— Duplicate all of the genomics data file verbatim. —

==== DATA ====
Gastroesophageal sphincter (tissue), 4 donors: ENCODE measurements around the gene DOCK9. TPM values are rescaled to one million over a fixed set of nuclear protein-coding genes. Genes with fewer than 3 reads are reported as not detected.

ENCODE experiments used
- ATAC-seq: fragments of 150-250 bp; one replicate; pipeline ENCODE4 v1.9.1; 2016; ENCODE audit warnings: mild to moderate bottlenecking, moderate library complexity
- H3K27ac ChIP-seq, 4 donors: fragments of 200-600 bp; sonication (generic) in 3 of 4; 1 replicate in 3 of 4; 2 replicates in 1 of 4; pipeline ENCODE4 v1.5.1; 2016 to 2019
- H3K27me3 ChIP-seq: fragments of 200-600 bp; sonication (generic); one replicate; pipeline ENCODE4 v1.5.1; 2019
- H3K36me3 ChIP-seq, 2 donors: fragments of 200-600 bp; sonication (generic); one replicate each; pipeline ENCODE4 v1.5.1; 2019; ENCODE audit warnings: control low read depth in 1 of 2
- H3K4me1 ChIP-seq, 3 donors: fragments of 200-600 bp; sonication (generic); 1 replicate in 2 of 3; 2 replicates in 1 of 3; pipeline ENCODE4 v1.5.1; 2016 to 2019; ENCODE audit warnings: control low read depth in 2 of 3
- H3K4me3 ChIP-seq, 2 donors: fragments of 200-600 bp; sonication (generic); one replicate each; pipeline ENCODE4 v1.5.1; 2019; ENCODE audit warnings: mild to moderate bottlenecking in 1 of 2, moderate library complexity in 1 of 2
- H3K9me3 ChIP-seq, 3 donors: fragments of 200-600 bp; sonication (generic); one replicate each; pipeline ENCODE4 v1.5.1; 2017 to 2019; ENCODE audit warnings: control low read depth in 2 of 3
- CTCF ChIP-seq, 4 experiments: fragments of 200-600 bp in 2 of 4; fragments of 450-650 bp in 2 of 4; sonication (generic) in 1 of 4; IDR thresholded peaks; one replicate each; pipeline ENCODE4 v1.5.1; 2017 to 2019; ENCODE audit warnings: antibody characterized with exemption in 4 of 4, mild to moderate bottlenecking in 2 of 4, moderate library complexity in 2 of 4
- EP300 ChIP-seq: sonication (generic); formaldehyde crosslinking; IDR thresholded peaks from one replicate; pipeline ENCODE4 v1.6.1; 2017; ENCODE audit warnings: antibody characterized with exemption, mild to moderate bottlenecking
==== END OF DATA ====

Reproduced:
Gastroesophageal sphincter (tissue), 4 donors: ENCODE measurements around the gene DOCK9. TPM values are rescaled to one million over a fixed set of nuclear protein-coding genes. Genes with fewer than 3 reads are reported as not detected.

ENCODE experiments used
- ATAC-seq: fragments of 150-250 bp; one replicate; pipeline ENCODE4 v1.9.1; 2016; ENCODE audit warnings: mild to moderate bottlenecking, moderate library complexity
- H3K27ac ChIP-seq, 4 donors: fragments of 200-600 bp; sonication (generic) in 3 of 4; 1 replicate in 3 of 4; 2 replicates in 1 of 4; pipeline ENCODE4 v1.5.1; 2016 to 2019
- H3K27me3 ChIP-seq: fragments of 200-600 bp; sonication (generic); one replicate; pipeline ENCODE4 v1.5.1; 2019
- H3K36me3 ChIP-seq, 2 donors: fragments of 200-600 bp; sonication (generic); one replicate each; pipeline ENCODE4 v1.5.1; 2019; ENCODE audit warnings: control low read depth in 1 of 2
- H3K4me1 ChIP-seq, 3 donors: fragments of 200-600 bp; sonication (generic); 1 replicate in 2 of 3; 2 replicates in 1 of 3; pipeline ENCODE4 v1.5.1; 2016 to 2019; ENCODE audit warnings: control low read depth in 2 of 3
- H3K4me3 ChIP-seq, 2 donors: fragments of 200-600 bp; sonication (generic); one replicate each; pipeline ENCODE4 v1.5.1; 2019; ENCODE audit warnings: mild to moderate bottlenecking in 1 of 2, moderate library complexity in 1 of 2
- H3K9me3 ChIP-seq, 3 donors: fragments of 200-600 bp; sonication (generic); one replicate each; pipeline ENCODE4 v1.5.1; 2017 to 2019; ENCODE audit warnings: control low read depth in 2 of 3
- CTCF ChIP-seq, 4 experiments: fragments of 200-600 bp in 2 of 4; fragments of 450-650 bp in 2 of 4; sonication (generic) in 1 of 4; IDR thresholded peaks; one replicate each; pipeline ENCODE4 v1.5.1; 2017 to 2019; ENCODE audit warnings: antibody characterized with exemption in 4 of 4, mild to moderate bottlenecking in 2 of 4, moderate library complexity in 2 of 4
- EP300 ChIP-seq: sonication (generic); formaldehyde crosslinking; IDR thresholded peaks from one replicate; pipeline ENCODE4 v1.6.1; 2017; ENCODE audit warnings: antibody characterized with exemption, mild to moderate bottlenecking